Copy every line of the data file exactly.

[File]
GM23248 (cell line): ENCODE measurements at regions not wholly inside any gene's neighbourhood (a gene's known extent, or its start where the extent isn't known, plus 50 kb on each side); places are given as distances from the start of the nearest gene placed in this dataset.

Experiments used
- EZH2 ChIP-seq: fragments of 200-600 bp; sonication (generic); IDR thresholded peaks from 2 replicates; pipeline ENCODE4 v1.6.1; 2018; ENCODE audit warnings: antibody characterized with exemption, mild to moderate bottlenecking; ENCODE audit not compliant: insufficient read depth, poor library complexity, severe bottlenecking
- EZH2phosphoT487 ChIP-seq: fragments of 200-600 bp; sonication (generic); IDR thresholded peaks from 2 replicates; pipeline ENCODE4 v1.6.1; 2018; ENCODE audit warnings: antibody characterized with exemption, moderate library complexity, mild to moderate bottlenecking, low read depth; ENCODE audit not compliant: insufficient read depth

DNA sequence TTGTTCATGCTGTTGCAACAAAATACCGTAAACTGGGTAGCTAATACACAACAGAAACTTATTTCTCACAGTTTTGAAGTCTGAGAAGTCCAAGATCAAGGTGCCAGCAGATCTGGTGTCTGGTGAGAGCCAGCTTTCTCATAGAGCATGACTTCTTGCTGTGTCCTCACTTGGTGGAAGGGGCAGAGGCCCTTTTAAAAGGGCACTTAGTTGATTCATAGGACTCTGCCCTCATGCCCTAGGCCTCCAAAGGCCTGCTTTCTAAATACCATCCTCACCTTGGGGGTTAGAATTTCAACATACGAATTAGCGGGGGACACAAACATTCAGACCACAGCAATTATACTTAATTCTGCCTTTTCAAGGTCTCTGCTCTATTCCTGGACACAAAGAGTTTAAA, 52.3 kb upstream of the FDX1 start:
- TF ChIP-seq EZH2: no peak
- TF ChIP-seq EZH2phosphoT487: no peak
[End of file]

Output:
GM23248 (cell line): ENCODE measurements at regions not wholly inside any gene's neighbourhood (a gene's known extent, or its start where the extent isn't known, plus 50 kb on each side); places are given as distances from the start of the nearest gene placed in this dataset.

Experiments used
- EZH2 ChIP-seq: fragments of 200-600 bp; sonication (generic); IDR thresholded peaks from 2 replicates; pipeline ENCODE4 v1.6.1; 2018; ENCODE audit warnings: antibody characterized with exemption, mild to moderate bottlenecking; ENCODE audit not compliant: insufficient read depth, poor library complexity, severe bottlenecking
- EZH2phosphoT487 ChIP-seq: fragments of 200-600 bp; sonication (generic); IDR thresholded peaks from 2 replicates; pipeline ENCODE4 v1.6.1; 2018; ENCODE audit warnings: antibody characterized with exemption, moderate library complexity, mild to moderate bottlenecking, low read depth; ENCODE audit not compliant: insufficient read depth

DNA sequence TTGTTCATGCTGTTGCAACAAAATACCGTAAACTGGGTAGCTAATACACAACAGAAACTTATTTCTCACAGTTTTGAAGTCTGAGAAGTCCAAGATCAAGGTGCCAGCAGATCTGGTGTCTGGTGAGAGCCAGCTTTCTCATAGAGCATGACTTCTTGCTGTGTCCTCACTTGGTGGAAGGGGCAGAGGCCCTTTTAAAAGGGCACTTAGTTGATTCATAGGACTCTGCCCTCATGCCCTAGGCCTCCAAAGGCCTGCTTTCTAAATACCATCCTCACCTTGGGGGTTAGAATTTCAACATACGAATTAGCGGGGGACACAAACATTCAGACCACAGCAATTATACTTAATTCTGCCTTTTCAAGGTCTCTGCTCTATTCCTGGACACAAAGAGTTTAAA, 52.3 kb upstream of the FDX1 start:
- TF ChIP-seq EZH2: no peak
- TF ChIP-seq EZH2phosphoT487: no peak